If you're looking for protest rap with socially conscious lyrics and dense soundscapes unlike anything you've heard before, then you've come to the wrong place. But if you're looking for songs about cars and girls with sing-song rhymes and bouncy, big-bottom beats, then you may want to hold your party here. As the deliberately off-key, drawling vocals on "Midwest Swing" suggest, these down-to-earth rappers aren't at great risk of taking themselves too seriously; they're more interested in shout outs to St. Louis and having a good time in general. Fans of Nelly will probably enjoy his work on this album, but it should be noted that St. Lunatics is a group and not just a Nelly side-project. Murphy Lee's rougher, faster, and higher-pitched mic style complements Nelly's highly recognizable voice, while Ali, Kyjuan, and City Spud (whose incarceration inspired the album's title) also contribute to this album. Unfortunately, their rhymes and deliveries are often fairly unremarkable, so Nelly remains the dominant voice on Free City, even though he shares time with his peeps. It's producer Jason "Jay E" Epperson, however, who's the album's MVP; he keeps the music interesting even when the raps aren't particularly memorable. There are relatively few guest stars here, but Brian McKnight sings joyfully on the lovers' track "Groovin' Tonight," which features an interesting light jazz loop, and Penelope shows plenty of attitude on "Jan a Lang." Overall, this album isn't quite as catchy as Country Grammar, but it's still a relatively affable party album.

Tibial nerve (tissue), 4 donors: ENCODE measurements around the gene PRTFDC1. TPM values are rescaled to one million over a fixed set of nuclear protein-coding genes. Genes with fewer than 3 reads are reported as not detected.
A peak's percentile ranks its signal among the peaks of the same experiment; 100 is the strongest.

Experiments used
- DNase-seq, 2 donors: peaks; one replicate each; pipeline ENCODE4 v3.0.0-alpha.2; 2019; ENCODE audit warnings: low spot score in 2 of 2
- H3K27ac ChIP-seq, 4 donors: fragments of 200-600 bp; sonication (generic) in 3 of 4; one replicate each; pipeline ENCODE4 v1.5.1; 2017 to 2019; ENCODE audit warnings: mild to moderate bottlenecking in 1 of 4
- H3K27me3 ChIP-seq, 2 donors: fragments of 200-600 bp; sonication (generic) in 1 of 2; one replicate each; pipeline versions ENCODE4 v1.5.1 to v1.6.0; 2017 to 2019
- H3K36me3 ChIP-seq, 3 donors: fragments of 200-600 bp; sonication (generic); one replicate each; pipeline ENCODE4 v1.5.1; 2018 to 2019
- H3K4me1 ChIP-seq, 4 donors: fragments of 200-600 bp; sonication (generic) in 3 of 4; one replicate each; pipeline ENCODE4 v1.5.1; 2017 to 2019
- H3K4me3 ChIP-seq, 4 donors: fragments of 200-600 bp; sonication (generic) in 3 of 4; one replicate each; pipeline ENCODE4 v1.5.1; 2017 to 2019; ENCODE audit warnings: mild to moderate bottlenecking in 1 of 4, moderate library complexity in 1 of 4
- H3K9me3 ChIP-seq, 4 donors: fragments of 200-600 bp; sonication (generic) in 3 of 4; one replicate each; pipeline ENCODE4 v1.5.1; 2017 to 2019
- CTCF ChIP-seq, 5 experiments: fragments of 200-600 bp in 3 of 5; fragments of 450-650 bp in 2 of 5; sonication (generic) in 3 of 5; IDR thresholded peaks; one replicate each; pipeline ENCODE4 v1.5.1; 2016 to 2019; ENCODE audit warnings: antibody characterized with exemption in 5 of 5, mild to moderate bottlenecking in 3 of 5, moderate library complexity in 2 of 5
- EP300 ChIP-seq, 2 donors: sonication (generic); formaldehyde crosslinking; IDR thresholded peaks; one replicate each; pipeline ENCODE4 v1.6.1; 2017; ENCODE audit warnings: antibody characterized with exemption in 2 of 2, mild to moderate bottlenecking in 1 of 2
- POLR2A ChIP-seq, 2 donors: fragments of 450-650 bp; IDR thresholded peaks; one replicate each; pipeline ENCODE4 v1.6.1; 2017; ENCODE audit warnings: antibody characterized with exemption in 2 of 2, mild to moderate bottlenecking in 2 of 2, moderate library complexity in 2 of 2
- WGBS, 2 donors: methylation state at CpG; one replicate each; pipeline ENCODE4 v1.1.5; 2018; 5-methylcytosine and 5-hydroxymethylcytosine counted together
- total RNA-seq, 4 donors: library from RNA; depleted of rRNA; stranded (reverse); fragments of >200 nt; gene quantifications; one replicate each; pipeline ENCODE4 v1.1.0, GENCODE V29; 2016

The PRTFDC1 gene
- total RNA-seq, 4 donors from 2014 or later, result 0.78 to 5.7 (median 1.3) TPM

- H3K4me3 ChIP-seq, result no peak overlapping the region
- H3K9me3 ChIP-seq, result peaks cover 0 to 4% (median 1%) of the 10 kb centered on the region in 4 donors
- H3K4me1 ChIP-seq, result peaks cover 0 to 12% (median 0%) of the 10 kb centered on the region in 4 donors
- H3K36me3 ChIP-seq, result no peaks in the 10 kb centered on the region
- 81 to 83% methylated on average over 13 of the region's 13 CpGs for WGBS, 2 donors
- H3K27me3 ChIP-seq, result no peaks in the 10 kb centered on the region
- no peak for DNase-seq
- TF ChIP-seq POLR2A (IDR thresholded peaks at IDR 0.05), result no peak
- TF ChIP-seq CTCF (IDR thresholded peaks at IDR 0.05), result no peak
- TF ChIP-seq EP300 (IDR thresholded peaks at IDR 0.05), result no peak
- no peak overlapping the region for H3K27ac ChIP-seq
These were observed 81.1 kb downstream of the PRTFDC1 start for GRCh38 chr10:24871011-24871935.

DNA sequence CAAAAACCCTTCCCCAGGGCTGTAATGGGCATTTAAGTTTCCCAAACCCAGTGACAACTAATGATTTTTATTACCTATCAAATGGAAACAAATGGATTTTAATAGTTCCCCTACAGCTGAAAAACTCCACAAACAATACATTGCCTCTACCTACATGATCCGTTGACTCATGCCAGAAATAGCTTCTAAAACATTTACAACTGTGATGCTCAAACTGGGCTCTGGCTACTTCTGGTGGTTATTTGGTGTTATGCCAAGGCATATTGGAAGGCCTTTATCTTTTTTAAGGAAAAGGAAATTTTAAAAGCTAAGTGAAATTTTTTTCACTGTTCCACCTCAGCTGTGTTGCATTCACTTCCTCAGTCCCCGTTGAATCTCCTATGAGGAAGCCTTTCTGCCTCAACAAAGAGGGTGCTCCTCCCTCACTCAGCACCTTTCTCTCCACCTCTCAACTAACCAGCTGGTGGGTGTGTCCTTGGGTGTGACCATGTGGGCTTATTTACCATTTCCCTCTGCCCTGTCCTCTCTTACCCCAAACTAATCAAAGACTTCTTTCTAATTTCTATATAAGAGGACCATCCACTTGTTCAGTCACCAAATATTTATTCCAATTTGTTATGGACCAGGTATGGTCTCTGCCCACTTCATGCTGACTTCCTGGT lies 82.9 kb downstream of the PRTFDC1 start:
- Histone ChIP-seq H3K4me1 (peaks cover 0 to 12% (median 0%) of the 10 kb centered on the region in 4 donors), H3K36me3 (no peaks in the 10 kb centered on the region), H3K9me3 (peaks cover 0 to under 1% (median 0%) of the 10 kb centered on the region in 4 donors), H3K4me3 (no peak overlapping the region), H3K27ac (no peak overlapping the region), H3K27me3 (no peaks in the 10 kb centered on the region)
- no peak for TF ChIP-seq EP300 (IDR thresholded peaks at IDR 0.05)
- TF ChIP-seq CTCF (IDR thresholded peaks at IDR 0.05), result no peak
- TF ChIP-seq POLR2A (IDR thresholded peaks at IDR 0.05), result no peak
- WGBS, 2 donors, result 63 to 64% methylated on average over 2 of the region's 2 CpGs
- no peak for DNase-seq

AllMusic Review by Todd Kristel
feat: Murphy Lee